When you look at what past visionaries thought things would be like today, the predictions range from laughably ridiculous to eerily accurate.
Here’s a look at what predictions they got right and which were wrong.
Theatrical live broadcast.
Right. In 1900, the idea of sitting at home and watching a projected theater performance took some imagination. After the television was invented in 1927, it was only a matter of time before performances — though now primarily athletic or musical — were broadcast in real time. The home, rather than public spaces, became the center of entertainment thanks to the shows and movies available on the screen.
Right. By the year 2000, anyone could record their voice with a simple tape recorder. Dictation computer programs were available, though not used by the masses. Today we not only use our phones to dictate text, we get irritated that it’s not correct 100 percent of the time.
Wrong. Somehow this pastime never took off. We waterski, we paddleboard, but so far we don’t walk leisurely (or ride in horse-drawn carriages) via balloon on the water.
Sort of. Devices that see through walls haven’t hit the mainstream market, but anyone who’s serious about surveillance has access to a wide range of security cameras, drones, infrared vision and other technologies that are near equivalents.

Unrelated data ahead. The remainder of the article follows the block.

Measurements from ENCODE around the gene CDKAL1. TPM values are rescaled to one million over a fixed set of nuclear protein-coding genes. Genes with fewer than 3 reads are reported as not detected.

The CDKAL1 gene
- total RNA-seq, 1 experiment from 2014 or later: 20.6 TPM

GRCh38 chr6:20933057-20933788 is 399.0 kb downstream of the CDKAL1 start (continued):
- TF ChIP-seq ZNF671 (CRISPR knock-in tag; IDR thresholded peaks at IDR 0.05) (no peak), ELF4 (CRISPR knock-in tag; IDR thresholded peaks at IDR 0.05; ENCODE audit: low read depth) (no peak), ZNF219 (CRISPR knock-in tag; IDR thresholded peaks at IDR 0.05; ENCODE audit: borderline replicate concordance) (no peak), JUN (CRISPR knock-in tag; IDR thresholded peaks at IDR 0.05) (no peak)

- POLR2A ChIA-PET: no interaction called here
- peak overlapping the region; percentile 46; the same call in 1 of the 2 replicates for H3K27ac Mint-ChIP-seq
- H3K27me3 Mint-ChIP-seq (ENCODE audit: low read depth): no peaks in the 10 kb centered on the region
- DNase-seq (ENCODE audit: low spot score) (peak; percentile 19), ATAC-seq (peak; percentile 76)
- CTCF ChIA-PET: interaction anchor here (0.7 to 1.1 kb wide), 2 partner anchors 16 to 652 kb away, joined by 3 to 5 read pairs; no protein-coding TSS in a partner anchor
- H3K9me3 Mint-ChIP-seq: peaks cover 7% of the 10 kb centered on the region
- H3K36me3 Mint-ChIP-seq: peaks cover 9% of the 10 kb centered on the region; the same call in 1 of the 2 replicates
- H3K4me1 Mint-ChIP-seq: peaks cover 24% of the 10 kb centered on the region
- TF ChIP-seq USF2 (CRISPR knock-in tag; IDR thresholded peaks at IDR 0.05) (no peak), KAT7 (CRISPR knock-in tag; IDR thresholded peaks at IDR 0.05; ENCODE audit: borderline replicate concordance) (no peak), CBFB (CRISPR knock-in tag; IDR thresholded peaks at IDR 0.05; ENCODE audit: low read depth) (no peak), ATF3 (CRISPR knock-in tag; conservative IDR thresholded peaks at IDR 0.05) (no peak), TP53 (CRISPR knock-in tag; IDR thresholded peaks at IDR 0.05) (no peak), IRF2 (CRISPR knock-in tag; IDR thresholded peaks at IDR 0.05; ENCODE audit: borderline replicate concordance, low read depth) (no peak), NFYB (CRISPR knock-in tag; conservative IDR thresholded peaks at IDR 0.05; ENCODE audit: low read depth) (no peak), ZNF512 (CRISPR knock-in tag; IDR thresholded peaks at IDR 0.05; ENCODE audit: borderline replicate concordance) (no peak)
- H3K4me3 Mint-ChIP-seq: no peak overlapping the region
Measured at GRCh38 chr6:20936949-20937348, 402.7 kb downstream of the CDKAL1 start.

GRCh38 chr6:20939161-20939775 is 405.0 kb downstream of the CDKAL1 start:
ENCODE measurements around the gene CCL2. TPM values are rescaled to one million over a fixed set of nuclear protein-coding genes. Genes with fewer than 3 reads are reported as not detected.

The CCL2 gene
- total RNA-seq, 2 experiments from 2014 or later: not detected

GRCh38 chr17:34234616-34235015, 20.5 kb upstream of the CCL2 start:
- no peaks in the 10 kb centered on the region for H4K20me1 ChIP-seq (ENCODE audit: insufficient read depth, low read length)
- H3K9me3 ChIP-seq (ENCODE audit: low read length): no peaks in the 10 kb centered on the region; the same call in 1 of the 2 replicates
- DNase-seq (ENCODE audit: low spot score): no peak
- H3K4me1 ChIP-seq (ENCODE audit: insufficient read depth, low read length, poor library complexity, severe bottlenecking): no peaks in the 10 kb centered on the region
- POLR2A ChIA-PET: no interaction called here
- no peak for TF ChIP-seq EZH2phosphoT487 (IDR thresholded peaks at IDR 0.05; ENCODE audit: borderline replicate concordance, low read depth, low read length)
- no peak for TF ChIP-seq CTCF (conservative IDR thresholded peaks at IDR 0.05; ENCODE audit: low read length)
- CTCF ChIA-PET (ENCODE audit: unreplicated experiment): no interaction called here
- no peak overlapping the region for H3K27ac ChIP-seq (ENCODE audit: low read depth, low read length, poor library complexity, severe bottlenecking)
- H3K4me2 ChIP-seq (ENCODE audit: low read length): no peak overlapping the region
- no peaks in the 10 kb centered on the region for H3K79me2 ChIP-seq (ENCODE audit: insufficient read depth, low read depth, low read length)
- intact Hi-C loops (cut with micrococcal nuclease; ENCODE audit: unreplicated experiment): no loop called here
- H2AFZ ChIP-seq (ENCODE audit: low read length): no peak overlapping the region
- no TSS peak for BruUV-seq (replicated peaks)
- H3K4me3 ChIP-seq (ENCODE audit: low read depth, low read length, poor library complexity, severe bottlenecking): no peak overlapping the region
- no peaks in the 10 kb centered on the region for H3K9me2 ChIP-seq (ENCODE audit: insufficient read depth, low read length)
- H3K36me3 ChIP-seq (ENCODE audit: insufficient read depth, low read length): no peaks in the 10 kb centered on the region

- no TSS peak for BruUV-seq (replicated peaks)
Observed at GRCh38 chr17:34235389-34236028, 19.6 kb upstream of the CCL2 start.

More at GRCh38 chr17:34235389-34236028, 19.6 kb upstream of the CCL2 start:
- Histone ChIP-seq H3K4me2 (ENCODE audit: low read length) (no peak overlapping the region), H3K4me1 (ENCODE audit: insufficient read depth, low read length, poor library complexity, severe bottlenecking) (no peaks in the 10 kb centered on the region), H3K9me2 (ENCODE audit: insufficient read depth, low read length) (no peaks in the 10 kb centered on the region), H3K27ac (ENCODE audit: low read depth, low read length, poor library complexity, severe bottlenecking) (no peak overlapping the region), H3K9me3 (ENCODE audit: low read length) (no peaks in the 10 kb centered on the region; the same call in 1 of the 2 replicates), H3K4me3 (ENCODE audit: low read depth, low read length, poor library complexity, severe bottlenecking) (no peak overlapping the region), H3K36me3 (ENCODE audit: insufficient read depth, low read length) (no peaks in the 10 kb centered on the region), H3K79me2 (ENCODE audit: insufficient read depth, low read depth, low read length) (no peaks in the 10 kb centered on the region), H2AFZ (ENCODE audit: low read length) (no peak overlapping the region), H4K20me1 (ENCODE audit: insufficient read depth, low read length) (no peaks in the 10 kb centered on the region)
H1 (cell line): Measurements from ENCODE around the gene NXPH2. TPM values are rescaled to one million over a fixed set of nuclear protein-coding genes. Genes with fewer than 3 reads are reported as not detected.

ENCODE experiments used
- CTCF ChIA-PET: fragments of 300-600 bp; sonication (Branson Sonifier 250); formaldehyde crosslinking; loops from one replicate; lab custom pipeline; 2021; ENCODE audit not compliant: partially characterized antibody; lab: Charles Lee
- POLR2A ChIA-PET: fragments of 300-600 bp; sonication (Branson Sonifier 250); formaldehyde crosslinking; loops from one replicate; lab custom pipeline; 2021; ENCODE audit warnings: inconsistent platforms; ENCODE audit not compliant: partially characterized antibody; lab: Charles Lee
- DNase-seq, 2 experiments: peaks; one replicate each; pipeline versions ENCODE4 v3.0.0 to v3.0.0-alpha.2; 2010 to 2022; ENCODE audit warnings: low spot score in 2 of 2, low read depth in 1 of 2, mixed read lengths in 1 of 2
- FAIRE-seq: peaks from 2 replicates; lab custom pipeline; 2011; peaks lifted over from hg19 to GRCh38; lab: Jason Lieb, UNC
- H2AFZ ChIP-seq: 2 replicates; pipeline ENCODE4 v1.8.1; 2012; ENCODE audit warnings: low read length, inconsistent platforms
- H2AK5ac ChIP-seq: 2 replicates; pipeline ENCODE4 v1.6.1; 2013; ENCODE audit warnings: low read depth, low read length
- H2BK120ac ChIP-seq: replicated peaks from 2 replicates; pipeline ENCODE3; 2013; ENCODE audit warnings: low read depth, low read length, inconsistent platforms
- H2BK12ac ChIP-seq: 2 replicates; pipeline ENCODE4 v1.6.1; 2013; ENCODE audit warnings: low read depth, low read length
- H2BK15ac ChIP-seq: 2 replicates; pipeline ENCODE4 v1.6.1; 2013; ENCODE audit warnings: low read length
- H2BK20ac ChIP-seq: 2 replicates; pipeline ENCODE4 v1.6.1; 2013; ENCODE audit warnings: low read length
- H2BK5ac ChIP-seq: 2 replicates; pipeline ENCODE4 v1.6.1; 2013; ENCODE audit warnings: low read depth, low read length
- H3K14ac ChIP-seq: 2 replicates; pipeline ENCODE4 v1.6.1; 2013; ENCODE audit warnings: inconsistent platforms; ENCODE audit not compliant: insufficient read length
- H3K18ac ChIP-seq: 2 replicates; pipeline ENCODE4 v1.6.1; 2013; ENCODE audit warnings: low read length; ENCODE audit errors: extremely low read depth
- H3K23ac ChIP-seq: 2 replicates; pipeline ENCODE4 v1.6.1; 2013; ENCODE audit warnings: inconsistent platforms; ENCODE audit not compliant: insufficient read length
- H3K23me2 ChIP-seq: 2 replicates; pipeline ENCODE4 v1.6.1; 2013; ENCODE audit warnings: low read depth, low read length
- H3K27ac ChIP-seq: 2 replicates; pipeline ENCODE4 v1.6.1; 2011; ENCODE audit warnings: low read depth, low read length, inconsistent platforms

Wrong. We’ve not yet managed to control the weather, though some say the science that will allow us to create clouds is not too far off.
Wrong. Or is it right? Technically, a person could don scuba gear and fish for seagulls in this manner, it’s just that none of us do.
Right. Though not quite to the scale depicted in the painting, motorhomes of today mean you can take the modern comforts of home wherever you’d like. You just won’t be able to host a dinner party for 20 guests while on the road.
Getting ready for the day.
Wrong. All of us still fix our own hair and apply our own make up. And we must not mind — beauty robots aren’t a modern fantasy.
Right. Farmers work as much or more today as they did 100 years ago, but the task involves more sitting and machine operation than farmers of yesteryear could have imagined.
Right. Yes, we travel to distant lands by plane. What the Victorian artists did not foresee, however, was the effect of colonization on the individuals and cultures in these lands or that their depictions of these people would be vilified today as racist stereotypes.
Right. No, our mail isn’t handed to us through the window by a flying mailman. Instead, we go to a box with a screen and receive it wirelessly moments after it is sent.
Wrong. To the disappointment of school children everywhere, we have not discovered a way to automate the learning process.
Wrong. Once again, those in the Victorian era seriously overestimated how much time we would want to spend underwater or playing croquet in the future.
Sort of. We’ve got robot vacuums, automatic dishwashers, washers and dryers and cleaning conveniences galore, but most cleaning tasks still need to be done by an actual human.